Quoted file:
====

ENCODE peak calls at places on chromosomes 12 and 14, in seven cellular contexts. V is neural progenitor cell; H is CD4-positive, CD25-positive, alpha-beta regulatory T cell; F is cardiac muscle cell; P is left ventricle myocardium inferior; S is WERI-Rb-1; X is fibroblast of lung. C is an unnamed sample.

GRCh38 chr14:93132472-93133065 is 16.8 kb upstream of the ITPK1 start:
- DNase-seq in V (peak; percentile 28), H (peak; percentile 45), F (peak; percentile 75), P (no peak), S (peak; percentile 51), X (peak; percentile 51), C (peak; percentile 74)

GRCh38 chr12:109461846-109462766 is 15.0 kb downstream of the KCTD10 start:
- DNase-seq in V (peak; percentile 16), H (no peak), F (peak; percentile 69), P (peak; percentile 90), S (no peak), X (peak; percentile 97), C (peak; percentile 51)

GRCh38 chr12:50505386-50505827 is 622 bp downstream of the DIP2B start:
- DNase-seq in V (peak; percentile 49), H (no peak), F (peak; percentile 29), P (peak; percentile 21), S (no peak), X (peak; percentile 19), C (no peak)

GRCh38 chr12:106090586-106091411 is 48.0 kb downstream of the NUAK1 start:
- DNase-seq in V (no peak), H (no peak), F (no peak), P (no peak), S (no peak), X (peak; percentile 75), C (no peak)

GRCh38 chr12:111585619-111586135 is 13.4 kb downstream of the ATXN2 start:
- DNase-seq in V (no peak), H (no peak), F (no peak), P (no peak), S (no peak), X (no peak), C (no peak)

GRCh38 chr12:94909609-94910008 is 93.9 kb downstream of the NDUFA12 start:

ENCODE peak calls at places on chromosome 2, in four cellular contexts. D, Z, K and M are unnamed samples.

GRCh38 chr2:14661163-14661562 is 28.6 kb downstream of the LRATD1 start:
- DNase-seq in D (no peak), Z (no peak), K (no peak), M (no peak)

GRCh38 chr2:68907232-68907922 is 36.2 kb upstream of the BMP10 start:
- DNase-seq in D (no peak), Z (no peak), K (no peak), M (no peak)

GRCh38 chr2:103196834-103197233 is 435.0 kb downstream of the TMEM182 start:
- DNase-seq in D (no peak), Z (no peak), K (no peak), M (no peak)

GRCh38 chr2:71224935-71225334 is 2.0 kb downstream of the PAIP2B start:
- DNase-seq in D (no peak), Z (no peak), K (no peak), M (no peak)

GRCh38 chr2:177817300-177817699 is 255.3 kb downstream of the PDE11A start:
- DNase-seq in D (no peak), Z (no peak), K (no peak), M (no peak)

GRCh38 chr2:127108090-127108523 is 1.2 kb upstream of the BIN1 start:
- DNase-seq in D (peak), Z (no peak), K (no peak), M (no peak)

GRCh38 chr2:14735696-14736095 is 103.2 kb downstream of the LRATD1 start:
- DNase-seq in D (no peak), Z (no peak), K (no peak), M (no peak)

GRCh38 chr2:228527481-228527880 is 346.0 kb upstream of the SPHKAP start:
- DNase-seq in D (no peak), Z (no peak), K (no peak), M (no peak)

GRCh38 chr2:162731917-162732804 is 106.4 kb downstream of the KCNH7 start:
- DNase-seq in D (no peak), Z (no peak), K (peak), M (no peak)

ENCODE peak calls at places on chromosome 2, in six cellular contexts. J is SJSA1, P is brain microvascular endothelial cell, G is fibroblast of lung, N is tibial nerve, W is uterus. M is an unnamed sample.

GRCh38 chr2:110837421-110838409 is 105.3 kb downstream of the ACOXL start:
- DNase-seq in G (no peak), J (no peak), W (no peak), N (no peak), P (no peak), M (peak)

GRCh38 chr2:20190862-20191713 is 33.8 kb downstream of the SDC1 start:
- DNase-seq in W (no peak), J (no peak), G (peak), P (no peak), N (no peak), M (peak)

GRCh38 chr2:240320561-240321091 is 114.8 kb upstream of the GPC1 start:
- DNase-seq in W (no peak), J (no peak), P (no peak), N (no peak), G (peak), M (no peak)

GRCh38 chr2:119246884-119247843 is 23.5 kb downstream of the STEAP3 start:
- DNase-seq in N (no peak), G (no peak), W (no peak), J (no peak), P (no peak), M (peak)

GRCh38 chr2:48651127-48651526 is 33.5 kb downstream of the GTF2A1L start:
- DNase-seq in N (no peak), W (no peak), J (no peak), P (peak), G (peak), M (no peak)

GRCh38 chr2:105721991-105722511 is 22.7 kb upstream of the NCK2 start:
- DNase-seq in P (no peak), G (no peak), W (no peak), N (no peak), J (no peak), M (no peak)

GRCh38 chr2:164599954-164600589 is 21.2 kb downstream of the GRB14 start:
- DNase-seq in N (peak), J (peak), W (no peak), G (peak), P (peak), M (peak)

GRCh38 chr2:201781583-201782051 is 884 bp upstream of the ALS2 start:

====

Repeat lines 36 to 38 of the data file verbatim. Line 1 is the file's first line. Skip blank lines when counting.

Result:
- DNase-seq in W (no peak), J (no peak), G (peak), P (no peak), N (no peak), M (peak)

GRCh38 chr2:240320561-240321091 is 114.8 kb upstream of the GPC1 start:
- DNase-seq in W (no peak), J (no peak), P (no peak), N (no peak), G (peak), M (no peak)